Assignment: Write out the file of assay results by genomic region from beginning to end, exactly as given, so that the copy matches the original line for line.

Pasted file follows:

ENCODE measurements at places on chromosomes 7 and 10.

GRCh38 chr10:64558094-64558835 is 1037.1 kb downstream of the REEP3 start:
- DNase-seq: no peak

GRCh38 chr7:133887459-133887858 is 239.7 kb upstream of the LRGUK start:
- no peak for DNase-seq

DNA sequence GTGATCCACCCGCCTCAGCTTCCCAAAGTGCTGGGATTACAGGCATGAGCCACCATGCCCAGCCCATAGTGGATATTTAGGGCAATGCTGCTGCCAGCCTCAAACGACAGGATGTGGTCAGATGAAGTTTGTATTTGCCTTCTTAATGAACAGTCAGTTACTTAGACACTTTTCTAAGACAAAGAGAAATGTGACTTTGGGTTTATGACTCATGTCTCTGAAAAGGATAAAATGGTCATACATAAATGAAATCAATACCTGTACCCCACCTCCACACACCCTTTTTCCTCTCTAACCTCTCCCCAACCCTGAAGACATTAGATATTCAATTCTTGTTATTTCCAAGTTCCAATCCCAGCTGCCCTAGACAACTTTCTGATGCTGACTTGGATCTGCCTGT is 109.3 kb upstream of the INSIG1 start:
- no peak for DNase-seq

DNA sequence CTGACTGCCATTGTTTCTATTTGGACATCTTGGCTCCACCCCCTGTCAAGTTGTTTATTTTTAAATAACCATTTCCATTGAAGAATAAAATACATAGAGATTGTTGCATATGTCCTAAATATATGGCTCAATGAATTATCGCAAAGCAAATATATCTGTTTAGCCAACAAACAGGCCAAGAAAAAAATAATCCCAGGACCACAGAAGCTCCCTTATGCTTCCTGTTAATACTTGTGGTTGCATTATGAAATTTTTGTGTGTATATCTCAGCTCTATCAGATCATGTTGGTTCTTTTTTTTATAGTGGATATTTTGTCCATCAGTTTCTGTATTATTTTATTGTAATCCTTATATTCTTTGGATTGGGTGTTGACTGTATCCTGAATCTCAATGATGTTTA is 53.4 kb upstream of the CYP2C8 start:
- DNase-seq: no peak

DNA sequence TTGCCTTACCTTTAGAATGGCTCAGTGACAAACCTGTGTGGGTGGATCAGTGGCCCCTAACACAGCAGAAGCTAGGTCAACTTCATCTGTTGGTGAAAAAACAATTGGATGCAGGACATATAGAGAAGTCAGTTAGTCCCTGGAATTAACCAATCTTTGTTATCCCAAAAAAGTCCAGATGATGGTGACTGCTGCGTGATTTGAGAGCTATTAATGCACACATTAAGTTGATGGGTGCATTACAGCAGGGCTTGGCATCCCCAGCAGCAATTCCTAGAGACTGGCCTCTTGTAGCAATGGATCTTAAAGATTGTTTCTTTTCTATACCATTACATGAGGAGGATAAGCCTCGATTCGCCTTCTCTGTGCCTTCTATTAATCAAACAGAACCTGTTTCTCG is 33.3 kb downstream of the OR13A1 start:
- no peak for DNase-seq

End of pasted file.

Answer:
ENCODE measurements at places on chromosomes 7 and 10.

GRCh38 chr10:64558094-64558835 is 1037.1 kb downstream of the REEP3 start:
- DNase-seq: no peak

GRCh38 chr7:133887459-133887858 is 239.7 kb upstream of the LRGUK start:
- no peak for DNase-seq

DNA sequence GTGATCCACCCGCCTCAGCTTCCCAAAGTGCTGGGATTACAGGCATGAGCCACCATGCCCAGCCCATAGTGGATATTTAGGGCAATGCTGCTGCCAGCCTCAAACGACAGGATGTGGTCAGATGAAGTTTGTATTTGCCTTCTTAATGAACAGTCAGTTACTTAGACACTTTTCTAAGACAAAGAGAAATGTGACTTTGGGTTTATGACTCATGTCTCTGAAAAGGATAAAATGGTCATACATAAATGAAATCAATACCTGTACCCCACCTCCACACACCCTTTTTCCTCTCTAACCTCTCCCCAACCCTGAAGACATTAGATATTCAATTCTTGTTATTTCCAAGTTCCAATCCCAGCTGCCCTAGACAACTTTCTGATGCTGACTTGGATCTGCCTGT is 109.3 kb upstream of the INSIG1 start:
- no peak for DNase-seq

DNA sequence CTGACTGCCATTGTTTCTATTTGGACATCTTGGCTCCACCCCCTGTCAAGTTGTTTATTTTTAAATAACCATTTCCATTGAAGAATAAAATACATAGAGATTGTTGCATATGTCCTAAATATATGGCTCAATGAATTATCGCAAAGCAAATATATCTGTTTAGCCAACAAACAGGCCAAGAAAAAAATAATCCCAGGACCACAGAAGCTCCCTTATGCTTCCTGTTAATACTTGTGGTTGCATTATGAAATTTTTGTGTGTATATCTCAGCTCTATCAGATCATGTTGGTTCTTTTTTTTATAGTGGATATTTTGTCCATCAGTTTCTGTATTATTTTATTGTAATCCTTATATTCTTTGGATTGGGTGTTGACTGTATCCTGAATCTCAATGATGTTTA is 53.4 kb upstream of the CYP2C8 start:
- DNase-seq: no peak

DNA sequence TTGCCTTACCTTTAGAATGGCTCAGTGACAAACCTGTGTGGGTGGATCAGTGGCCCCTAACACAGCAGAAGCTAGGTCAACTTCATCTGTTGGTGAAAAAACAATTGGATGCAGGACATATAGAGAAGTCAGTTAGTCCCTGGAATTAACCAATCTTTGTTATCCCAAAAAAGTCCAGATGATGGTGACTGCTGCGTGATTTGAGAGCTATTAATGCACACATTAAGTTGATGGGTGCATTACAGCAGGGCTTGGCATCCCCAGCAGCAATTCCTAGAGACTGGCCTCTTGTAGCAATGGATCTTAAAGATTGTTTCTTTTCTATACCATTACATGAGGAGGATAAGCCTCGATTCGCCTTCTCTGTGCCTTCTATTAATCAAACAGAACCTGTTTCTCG is 33.3 kb downstream of the OR13A1 start:
- no peak for DNase-seq